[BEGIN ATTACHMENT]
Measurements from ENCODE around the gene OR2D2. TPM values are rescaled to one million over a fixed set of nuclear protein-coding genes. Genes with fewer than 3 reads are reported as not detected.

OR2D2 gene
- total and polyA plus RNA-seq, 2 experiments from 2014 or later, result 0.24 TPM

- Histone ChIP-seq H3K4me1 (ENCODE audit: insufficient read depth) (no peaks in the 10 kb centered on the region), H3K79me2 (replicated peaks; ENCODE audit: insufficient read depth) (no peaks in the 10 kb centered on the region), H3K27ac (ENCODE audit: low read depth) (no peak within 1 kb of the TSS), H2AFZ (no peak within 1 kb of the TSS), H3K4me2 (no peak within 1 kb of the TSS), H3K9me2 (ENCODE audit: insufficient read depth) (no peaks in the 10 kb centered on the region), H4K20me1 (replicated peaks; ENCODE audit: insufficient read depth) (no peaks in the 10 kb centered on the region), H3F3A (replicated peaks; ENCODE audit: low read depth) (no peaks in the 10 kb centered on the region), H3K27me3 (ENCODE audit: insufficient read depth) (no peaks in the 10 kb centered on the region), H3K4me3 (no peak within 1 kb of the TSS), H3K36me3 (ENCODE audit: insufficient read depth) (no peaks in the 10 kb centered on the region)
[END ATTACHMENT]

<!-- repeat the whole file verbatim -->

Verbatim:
Measurements from ENCODE around the gene OR2D2. TPM values are rescaled to one million over a fixed set of nuclear protein-coding genes. Genes with fewer than 3 reads are reported as not detected.

OR2D2 gene
- total and polyA plus RNA-seq, 2 experiments from 2014 or later, result 0.24 TPM

- Histone ChIP-seq H3K4me1 (ENCODE audit: insufficient read depth) (no peaks in the 10 kb centered on the region), H3K79me2 (replicated peaks; ENCODE audit: insufficient read depth) (no peaks in the 10 kb centered on the region), H3K27ac (ENCODE audit: low read depth) (no peak within 1 kb of the TSS), H2AFZ (no peak within 1 kb of the TSS), H3K4me2 (no peak within 1 kb of the TSS), H3K9me2 (ENCODE audit: insufficient read depth) (no peaks in the 10 kb centered on the region), H4K20me1 (replicated peaks; ENCODE audit: insufficient read depth) (no peaks in the 10 kb centered on the region), H3F3A (replicated peaks; ENCODE audit: low read depth) (no peaks in the 10 kb centered on the region), H3K27me3 (ENCODE audit: insufficient read depth) (no peaks in the 10 kb centered on the region), H3K4me3 (no peak within 1 kb of the TSS), H3K36me3 (ENCODE audit: insufficient read depth) (no peaks in the 10 kb centered on the region)